Poor Raj (Sammir Dattani) gets treated worse than most other Nice Boyfriend Who’s Doomed to Get Dumped characters. Raj is a cute, successful banker with a slightly corny habit of wearing the same color shirt as Simran’s. He’s thoughtful and totally devoted to her.
In most movies, the doomed boyfriend has a secret girlfriend on the side or some other heretofore unknown flaw that warrants his dumping. The closest thing Raj has to a flaw is that he brings Simran white daisies every day, mistakenly thinking that white is her favorite color (it’s actually red). She doesn’t bother to correct him until she’s already decided to ditch him.
Despite the undeserved abuse Raj suffers, there are some quality moments in I Hate Luv Storys. Simran addresses her conflicted feelings with insightful self-criticism. Jay’s one-night stand, Giselle, generates laughs as she awkwardly tries to make Simran jealous.
There’s also a delightful movie within the movie, with a plot cobbled together from other Bollywood romances, right down to the music. The lead actor in that movie has some funny bits, and there are gorgeous exterior shots of New Zealand’s south island.
However, I Hate Luv Storys is just too long. I thought the movie was nearing its conclusion, only to have an “Intermission” graphic pop up onscreen. The movie doesn’t just address common romcom clichés; it repeats them at length. There are at least two musical montages of one character staring longingly at the other, plus several other montages and dance numbers.
The point of a spoof is that the audience already knows the clichés being lampooned. We only need a glimpse to get the point.
In Dilwale Dulhania Le Jayenge, demure Simran (Kajol) takes a European trip with her girlfriends as a last fling before her prearranged marriage. But she falls in love with a mischievous fellow traveler named Raj (Shahruhk Khan) after they are stranded in Switzerland.
Raj must use every trick in the book to convince Simran’s father to call off her marriage — not an easy task considering Simran’s father, Chaudhry, is played by Amrish Puri, the actor best known in the U.S. as Mola Ram from Indiana Jones and the Temple of Doom.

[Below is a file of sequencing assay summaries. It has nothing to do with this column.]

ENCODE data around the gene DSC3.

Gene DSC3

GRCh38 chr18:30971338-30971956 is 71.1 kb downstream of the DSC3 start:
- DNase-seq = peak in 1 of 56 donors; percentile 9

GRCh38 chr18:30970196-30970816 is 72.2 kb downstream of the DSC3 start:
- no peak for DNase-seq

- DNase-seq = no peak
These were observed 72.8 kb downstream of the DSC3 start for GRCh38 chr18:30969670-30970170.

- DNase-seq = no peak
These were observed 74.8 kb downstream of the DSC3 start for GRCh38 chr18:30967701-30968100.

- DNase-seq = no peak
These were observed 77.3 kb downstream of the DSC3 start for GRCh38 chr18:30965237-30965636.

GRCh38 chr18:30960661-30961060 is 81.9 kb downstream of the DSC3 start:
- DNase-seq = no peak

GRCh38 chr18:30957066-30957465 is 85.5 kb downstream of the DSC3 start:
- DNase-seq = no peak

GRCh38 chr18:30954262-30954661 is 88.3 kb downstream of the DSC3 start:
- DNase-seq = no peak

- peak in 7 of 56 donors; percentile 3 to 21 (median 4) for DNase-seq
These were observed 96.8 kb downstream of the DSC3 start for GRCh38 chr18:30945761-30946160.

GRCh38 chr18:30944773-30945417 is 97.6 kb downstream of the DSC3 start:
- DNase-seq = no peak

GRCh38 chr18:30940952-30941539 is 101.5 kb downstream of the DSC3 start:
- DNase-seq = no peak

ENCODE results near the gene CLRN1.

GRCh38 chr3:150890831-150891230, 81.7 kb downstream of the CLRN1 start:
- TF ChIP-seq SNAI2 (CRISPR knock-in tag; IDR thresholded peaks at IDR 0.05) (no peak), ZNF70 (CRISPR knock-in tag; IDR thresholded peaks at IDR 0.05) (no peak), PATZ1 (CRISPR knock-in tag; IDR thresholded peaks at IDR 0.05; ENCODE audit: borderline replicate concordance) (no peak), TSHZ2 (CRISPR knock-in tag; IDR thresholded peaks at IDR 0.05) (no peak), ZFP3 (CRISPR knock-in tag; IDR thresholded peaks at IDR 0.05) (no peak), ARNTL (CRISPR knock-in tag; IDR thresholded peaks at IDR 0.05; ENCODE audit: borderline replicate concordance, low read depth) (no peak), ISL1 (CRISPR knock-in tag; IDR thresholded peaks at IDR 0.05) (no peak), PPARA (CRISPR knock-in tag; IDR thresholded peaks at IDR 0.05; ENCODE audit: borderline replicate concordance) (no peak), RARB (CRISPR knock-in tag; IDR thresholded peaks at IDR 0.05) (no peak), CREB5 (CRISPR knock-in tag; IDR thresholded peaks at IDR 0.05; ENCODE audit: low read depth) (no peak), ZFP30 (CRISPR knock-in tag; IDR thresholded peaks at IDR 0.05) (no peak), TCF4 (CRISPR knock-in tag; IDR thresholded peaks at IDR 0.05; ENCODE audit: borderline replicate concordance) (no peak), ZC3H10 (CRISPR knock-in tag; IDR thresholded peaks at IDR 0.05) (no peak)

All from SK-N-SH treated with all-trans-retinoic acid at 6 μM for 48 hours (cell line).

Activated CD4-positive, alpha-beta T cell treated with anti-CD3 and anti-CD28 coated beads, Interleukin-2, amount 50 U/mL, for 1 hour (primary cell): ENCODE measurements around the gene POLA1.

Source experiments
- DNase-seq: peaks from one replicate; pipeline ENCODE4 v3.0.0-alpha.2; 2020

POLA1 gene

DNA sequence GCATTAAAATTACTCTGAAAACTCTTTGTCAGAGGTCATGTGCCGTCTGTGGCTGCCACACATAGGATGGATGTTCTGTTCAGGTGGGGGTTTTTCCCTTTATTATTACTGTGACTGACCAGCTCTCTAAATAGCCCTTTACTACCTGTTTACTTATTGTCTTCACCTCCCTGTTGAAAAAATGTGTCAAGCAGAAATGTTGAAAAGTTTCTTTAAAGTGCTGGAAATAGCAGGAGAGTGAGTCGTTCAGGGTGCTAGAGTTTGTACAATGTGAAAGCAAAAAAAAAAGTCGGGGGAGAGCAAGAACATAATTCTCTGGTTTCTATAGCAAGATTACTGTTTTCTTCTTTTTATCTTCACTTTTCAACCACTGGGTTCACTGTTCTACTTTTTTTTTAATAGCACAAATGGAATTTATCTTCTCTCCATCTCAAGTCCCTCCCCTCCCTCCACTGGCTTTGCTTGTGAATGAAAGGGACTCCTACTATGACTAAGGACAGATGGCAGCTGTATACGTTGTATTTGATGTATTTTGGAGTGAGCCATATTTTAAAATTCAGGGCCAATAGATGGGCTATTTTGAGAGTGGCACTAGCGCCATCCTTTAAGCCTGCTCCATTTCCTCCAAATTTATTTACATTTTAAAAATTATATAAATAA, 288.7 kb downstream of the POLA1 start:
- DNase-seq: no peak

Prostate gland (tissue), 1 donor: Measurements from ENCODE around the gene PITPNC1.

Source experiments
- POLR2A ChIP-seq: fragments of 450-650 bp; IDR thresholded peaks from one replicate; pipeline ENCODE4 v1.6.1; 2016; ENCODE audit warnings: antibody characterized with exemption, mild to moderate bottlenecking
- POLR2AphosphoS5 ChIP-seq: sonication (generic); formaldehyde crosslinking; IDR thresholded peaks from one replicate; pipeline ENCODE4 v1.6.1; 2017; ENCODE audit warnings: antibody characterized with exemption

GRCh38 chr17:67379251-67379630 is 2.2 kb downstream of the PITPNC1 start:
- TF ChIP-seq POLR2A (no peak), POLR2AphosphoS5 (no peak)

The song and dance numbers are memorable, and the acting is terrific. DDLJ‘s charming love story has made it the most popular Indian movie of all time. If you’ve never seen a Bollywood movie before, start with this one.
Dhoondte Reh Jaoge is a boring, immature remake of Mel Brooks’ The Producers. Skip it unless you’re an avid Bollywood fan, and even then, keep your expectations low.
As in Brooks’ movie, a washed-up producer and a penniless accountant try to swindle their investors out of money by making a film guaranteed to flop. Considering that the duo spend the first forty minutes of the film trying to get each other arrested, there’s no reason for the two of them to work together — except that the plot demands it.
The pair hire a Pakistani nationalist to write a film with political undertones, certain to outrage the Indian public. The writer combines plot elements from Bollywood hits like Sholay, Lagaan and Dilwale Dulhania Le Jayenge into an absurd story, further hampering the film’s chances for success.
There are a few amusing scenes in the film-within-the-film, such as the Lagaan-inspired cricket match ending. But the scenes are only funny if you’ve seen the movies being lampooned. The rest of Dhoondte Reh Jaoge is slow, and the jokes are more offensive than they are funny.
Save a few bucks and rent the original version of The Producers.
In RNBDJ, Khan plays Suri, a mild mannered guy who fulfills his mentor’s dying wish by marrying the mentor’s daughter, Taani (Anushka Sharma). Though Suri’s older and less flashy than she is, Taani accepts her new role as his wife, with the caveat that she’ll never be able to love him because of her broken heart. Timid Suri, unable to show his wife how much he loves her, secretly invents a flashy alter ego named Raj in order to bring some joy into Taani’s life.
Chopra thoroughly explains the emotions motivating Suri and Taani, and Khan and Sharma perfectly portray the characters. The relationship between the pair is believable, despite the age difference between the duo (Khan is 43 and Sharma is 19). Sharma’s nuanced performance makes it hard to believe that this is her first film.
Cases of mistaken identity are often hard to pull off onscreen, but Khan looks and acts so differently as Suri and Raj that it seems totally reasonable that Taani wouldn’t know that the two men are the same person.
RNBDJ trips up late in the film during a sequence in which Suri battles a sumo wrestler. The scene is so long and out of place that it completely brought me out of the movie. While the scene intends to show that Suri would do anything to make Taani happy, I would rather have seen more examples of that interspersed throughout the film. Taani continually performs small acts of kindness for Suri, while Suri’s affection seems to stop after providing Taani with a place to live, only to rekindle during the over-the-top sumo showdown. Suri doesn’t seem like the kind of guy who’d try to impress his wife with a big spectacle.
Apart from the one misstep, the movie is flawless. Chopra’s attention to detail is especially obvious during RNBDJ‘s big dance number, “Phir Milenge Chalte Chalte.” I’m almost always distracted by the background dancers in item numbers: one dancer is out of sync with the others, another is wearing an unflattering outfit, etc. No such worries, here. When I noticed the background dancers in RNBDJ, they looked spectacular. But most of the time, my attention was on the lead couple, as it should be.